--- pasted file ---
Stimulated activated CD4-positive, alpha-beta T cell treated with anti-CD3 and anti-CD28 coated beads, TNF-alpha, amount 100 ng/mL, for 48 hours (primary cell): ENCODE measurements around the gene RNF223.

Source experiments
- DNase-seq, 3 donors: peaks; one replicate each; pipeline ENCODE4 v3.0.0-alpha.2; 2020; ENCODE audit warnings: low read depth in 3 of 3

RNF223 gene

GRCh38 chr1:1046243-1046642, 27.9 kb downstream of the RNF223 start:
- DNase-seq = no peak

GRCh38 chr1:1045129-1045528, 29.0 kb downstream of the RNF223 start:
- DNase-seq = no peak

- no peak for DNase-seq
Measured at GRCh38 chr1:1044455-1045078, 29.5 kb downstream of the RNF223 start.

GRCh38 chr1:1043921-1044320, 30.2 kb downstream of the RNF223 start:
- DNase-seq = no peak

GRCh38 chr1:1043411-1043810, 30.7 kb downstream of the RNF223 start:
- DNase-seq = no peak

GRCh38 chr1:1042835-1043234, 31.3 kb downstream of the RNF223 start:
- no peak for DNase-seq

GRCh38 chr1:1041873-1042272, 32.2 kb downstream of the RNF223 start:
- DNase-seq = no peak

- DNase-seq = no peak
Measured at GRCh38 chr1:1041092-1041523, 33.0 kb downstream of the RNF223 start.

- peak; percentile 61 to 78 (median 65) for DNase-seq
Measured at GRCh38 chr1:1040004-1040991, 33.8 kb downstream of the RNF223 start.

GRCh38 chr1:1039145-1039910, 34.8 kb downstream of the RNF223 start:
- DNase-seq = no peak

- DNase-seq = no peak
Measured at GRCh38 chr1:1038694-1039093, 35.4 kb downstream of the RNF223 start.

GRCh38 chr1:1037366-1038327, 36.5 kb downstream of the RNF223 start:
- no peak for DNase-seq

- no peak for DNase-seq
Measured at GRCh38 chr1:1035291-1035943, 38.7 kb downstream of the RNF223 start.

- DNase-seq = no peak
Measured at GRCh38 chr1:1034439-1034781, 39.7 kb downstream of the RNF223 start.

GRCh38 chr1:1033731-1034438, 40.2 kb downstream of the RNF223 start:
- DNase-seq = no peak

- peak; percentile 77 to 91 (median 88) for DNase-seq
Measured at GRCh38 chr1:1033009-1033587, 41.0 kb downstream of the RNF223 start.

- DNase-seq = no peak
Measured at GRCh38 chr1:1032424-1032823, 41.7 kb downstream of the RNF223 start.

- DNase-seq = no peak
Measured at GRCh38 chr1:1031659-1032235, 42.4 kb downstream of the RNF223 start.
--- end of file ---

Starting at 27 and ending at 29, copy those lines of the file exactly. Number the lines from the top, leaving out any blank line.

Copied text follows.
GRCh38 chr1:1037366-1038327, 36.5 kb downstream of the RNF223 start:
- no peak for DNase-seq

- no peak for DNase-seq